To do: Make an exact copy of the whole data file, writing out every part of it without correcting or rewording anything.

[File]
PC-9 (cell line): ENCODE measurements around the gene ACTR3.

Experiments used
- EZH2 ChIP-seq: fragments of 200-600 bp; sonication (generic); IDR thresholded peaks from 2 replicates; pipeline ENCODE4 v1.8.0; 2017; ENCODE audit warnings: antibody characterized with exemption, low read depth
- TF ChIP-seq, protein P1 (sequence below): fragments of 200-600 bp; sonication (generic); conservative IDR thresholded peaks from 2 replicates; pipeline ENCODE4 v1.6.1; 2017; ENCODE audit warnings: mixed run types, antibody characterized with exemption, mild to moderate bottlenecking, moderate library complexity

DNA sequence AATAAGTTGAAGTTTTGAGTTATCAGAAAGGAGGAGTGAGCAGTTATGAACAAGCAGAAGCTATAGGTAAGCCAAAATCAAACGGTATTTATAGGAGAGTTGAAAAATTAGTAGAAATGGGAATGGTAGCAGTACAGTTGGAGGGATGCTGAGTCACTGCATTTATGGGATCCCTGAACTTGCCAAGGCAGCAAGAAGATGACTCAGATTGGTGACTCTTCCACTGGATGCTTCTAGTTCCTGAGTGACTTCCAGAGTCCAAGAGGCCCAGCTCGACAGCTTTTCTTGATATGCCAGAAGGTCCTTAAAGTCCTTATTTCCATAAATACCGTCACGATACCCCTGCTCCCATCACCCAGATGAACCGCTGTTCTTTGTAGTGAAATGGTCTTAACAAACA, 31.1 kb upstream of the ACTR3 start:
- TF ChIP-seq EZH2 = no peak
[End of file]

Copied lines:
PC-9 (cell line): ENCODE measurements around the gene ACTR3.

Experiments used
- EZH2 ChIP-seq: fragments of 200-600 bp; sonication (generic); IDR thresholded peaks from 2 replicates; pipeline ENCODE4 v1.8.0; 2017; ENCODE audit warnings: antibody characterized with exemption, low read depth
- TF ChIP-seq, protein P1 (sequence below): fragments of 200-600 bp; sonication (generic); conservative IDR thresholded peaks from 2 replicates; pipeline ENCODE4 v1.6.1; 2017; ENCODE audit warnings: mixed run types, antibody characterized with exemption, mild to moderate bottlenecking, moderate library complexity

DNA sequence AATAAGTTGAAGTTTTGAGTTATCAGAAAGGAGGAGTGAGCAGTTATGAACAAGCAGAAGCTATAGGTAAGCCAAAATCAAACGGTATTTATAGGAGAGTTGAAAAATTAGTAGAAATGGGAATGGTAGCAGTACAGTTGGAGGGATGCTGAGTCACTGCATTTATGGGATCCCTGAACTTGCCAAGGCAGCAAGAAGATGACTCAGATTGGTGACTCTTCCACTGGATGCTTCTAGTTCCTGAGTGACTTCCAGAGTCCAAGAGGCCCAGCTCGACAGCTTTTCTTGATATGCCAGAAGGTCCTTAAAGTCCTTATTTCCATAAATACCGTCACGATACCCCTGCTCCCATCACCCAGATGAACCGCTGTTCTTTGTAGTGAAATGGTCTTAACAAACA, 31.1 kb upstream of the ACTR3 start:
- TF ChIP-seq EZH2 = no peak